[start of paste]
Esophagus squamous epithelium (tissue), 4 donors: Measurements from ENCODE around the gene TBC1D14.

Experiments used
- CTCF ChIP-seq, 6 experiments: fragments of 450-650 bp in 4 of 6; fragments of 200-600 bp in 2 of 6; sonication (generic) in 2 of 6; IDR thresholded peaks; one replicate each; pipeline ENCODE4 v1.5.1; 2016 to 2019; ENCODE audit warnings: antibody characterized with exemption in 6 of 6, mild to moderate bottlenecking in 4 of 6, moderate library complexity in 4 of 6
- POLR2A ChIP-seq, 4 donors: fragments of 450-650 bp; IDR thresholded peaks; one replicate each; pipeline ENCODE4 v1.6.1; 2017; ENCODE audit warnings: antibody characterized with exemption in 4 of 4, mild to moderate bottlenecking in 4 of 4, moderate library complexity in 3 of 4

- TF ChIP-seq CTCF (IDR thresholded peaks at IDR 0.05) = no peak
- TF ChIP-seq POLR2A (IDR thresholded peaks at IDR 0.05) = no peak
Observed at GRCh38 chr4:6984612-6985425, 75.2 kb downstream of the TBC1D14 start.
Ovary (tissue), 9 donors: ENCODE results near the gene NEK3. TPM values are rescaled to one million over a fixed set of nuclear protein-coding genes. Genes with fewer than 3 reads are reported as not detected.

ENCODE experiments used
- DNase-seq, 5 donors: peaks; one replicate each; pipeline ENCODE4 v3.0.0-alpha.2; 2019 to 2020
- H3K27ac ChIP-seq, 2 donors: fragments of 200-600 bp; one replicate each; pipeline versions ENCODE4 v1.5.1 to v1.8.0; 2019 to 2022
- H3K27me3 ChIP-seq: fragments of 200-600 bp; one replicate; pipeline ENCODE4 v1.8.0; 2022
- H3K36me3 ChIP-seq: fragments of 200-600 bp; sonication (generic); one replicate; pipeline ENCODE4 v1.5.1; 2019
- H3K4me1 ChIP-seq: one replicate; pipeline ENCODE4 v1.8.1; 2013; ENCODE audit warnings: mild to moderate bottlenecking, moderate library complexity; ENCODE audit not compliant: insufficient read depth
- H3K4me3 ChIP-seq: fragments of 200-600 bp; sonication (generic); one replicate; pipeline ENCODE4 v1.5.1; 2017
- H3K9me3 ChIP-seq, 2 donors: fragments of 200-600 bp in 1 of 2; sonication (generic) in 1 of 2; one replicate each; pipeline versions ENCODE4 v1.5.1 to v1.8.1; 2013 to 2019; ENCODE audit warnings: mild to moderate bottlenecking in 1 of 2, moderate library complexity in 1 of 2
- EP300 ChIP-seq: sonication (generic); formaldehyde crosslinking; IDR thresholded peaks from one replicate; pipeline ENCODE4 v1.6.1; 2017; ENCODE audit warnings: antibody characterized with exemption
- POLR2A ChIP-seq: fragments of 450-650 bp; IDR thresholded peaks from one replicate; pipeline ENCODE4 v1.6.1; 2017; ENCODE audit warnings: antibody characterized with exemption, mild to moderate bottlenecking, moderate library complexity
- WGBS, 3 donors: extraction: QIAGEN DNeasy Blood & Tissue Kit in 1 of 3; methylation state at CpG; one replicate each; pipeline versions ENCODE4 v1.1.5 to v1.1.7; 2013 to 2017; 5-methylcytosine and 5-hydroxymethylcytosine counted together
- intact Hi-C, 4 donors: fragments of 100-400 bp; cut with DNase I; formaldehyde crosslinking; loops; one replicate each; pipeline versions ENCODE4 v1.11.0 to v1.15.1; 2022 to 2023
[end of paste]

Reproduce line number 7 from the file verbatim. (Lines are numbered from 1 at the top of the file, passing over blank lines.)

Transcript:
Observed at GRCh38 chr4:6984612-6985425, 75.2 kb downstream of the TBC1D14 start.